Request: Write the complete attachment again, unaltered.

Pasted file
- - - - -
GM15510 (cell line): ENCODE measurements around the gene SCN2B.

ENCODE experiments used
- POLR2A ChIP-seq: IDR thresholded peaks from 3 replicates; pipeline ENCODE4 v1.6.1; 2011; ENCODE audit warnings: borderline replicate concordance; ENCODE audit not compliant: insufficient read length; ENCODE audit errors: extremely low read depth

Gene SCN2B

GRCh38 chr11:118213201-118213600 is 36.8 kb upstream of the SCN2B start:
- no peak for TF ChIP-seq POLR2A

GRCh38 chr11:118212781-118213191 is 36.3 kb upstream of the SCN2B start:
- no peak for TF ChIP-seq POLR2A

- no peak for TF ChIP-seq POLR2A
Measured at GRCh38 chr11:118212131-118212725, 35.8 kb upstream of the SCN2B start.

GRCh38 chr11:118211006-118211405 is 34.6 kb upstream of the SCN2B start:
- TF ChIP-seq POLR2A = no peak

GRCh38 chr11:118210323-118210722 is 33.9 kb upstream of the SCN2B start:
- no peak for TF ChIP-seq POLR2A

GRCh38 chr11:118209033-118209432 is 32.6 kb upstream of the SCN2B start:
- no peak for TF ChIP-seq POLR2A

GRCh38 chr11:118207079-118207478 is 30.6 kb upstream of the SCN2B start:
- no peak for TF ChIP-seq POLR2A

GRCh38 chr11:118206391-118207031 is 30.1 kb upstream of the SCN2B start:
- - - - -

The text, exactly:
GM15510 (cell line): ENCODE measurements around the gene SCN2B.

ENCODE experiments used
- POLR2A ChIP-seq: IDR thresholded peaks from 3 replicates; pipeline ENCODE4 v1.6.1; 2011; ENCODE audit warnings: borderline replicate concordance; ENCODE audit not compliant: insufficient read length; ENCODE audit errors: extremely low read depth

Gene SCN2B

GRCh38 chr11:118213201-118213600 is 36.8 kb upstream of the SCN2B start:
- no peak for TF ChIP-seq POLR2A

GRCh38 chr11:118212781-118213191 is 36.3 kb upstream of the SCN2B start:
- no peak for TF ChIP-seq POLR2A

- no peak for TF ChIP-seq POLR2A
Measured at GRCh38 chr11:118212131-118212725, 35.8 kb upstream of the SCN2B start.

GRCh38 chr11:118211006-118211405 is 34.6 kb upstream of the SCN2B start:
- TF ChIP-seq POLR2A = no peak

GRCh38 chr11:118210323-118210722 is 33.9 kb upstream of the SCN2B start:
- no peak for TF ChIP-seq POLR2A

GRCh38 chr11:118209033-118209432 is 32.6 kb upstream of the SCN2B start:
- no peak for TF ChIP-seq POLR2A

GRCh38 chr11:118207079-118207478 is 30.6 kb upstream of the SCN2B start:
- no peak for TF ChIP-seq POLR2A

GRCh38 chr11:118206391-118207031 is 30.1 kb upstream of the SCN2B start: